COLORADO SPRINGS, Colo. -- Ramtron International Corporation (Nasdaq: RMTR), a leading developer and supplier of nonvolatile ferroelectric random access memory (F-RAM) and integrated semiconductor products, today announced that its Board of Directors has carefully reviewed the revised unsolicited tender offer from Cypress Semiconductor Corporation (Nasdaq: CY) to acquire all outstanding stock of Ramtron at a price of $2.88 per share in cash, in consultation with its financial and legal advisors, and unanimously concluded that the revised offer is inadequate, does not reflect the intrinsic value of the Company, and is not in the best interest of Ramtron and its stockholders. Therefore, the Board unanimously recommends that Ramtron stockholders reject the revised offer and not tender their shares into the revised offer.
“The revised price does not alter the Board’s initial conclusion that the tender offer undervalues Ramtron’s strong long-term growth prospects, particularly considering the margin benefits to be derived from the manufacturing agreement the Company recently signed with ROHM Co., Ltd, not to mention the Company’s valuable intellectual property and F-RAM technological expertise,” said Dr. William G. Howard, Ramtron’s Chairman. “We remain committed to determining a course of action through the strategic alternatives review that will enable Ramtron stockholders to fully realize the long-term value inherent in the Company’s long-term growth prospects.”
The basis for the Board’s recommendation is set forth in an Amended Schedule 14D-9 Ramtron is filing today with the Securities and Exchange Commission (“SEC”).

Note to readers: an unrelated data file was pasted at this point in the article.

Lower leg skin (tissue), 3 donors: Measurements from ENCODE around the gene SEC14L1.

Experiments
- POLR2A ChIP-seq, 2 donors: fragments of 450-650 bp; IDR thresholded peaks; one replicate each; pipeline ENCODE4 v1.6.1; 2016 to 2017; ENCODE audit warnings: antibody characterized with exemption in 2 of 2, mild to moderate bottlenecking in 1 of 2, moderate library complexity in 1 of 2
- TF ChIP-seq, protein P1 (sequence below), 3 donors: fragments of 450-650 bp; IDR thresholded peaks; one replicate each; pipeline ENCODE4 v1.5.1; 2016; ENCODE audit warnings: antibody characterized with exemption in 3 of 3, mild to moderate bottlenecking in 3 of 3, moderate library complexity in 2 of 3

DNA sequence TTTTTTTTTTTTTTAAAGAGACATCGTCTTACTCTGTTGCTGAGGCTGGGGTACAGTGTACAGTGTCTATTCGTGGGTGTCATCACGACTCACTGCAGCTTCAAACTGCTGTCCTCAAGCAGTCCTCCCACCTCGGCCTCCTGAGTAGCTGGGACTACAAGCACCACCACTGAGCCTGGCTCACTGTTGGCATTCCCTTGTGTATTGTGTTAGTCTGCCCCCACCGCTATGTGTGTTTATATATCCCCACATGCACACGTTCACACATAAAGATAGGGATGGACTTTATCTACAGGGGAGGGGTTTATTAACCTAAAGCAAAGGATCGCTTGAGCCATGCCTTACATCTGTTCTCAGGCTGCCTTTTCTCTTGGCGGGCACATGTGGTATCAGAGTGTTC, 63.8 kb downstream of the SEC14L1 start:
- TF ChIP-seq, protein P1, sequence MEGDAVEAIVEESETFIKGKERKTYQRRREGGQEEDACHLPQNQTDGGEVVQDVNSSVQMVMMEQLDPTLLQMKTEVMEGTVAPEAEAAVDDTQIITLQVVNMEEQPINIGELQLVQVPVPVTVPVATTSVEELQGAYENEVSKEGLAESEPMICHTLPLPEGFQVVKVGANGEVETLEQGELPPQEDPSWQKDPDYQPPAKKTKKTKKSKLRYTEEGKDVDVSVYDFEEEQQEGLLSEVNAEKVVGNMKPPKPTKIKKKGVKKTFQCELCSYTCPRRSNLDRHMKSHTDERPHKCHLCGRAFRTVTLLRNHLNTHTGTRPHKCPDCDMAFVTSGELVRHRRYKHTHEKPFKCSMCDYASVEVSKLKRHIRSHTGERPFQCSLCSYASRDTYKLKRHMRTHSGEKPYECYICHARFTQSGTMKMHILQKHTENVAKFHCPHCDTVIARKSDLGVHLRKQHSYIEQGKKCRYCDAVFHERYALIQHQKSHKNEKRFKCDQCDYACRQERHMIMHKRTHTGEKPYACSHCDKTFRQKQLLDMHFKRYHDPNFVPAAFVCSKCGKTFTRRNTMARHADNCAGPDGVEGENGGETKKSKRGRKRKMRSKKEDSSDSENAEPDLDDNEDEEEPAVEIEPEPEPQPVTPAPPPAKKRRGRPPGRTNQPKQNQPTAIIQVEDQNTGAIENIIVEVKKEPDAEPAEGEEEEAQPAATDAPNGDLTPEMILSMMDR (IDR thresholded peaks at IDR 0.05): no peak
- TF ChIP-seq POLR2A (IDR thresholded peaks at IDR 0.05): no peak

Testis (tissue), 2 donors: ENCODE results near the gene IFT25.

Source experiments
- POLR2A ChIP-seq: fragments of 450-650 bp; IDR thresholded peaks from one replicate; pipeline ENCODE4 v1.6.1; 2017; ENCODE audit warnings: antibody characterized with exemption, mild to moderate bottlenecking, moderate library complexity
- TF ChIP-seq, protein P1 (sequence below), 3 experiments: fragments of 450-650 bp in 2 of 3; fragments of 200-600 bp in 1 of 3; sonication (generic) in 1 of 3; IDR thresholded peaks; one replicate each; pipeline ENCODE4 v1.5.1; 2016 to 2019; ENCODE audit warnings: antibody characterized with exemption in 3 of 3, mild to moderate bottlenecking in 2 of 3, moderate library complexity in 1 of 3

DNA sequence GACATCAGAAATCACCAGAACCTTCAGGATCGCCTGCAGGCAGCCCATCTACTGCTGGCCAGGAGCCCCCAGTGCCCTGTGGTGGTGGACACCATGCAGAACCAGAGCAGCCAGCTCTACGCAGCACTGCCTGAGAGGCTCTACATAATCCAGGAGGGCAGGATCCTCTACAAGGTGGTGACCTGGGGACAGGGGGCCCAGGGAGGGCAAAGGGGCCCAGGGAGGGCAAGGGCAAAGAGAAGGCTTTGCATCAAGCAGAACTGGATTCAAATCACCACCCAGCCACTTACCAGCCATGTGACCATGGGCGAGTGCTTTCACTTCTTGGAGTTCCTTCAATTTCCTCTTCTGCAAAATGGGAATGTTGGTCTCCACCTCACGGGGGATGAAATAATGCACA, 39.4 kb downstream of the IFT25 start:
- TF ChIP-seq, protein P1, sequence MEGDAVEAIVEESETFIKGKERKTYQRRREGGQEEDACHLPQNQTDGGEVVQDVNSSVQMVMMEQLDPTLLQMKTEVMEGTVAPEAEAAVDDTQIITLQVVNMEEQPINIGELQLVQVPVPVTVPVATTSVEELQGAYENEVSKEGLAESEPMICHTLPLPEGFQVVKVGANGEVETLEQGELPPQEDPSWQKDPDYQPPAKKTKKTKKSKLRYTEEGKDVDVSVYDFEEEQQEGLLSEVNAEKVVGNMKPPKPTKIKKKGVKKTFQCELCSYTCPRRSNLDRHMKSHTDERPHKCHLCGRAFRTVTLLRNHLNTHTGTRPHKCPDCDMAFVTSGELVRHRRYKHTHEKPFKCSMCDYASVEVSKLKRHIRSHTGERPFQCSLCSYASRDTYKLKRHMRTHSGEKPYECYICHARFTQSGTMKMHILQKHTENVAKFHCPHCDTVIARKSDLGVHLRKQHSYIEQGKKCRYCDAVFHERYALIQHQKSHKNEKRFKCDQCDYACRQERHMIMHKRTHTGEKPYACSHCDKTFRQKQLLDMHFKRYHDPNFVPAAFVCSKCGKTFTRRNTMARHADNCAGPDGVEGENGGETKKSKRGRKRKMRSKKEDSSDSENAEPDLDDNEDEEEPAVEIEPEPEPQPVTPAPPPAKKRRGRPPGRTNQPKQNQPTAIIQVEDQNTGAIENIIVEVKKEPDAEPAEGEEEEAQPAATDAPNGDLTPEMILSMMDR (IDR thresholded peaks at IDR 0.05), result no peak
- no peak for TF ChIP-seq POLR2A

EBN Dialogue enables and encourages you to participate in live chats with notable leaders and luminaries. Not only editors and journalists, but the entire EBN community is able to comment and ask questions. Listed below are upcoming and archived chats.
Thailand Stages a Comeback Join EBN contributor Jennifer Baljko on Thursday August 23, 2012, at 11:00 a.m. EST for a live chat on how electronic manufacturers in Thailand have shored up their supply chain to reduce the impact of future natural disasters.
Microsoft Surface: Potential Winners & Losers What are the implications for the electronics industry supply chain of Microsoft Corp.'s decision to launch its own tablet PC? Join industry veteran and EE Times' systems and OEM expert Rick Merritt on Tuesday, July 3, at 12:00 pm EDT for a Live Chat on this subject.
Join EBN contributor Jennifer Baljko on Thursday August 23, 2012, at 11:00 a.m. EST for a live chat on how electronic manufacturers in Thailand have shored up their supply chain to reduce the impact of future natural disasters.
Peter Drucker famously said "Trying to predict the future is like trying to drive down a country road at night with no lights while looking out the back window." Yet in the razor's-edge world of electronics—with a lean supply chain and just-in-time demands—the need to know the future is vital.
While no one really can accurately predict the future, we can take guidance from another Drucker saying which is the best way to predict the future is to create it.
You've heard the saying "the No. 1 supply chain risk is your people." That hasn't always been the case. But today's complex global supply chain requires a new type of multitalented employee. It's one who understands, finance, marketing, economics, is savvy with technology, graceful with relationships and can think analytically.
Where are these people? Are universities properly preparing the next generation supply chain professionals? How do train your existing workforce for these new, demanding positions?
Brian Fuller, editor-in-chief of EBN, will lead a 60-minute Avnet Velocity panel discussion that will ask and answer these and other questions swirling around today's supply-chain talent challenges.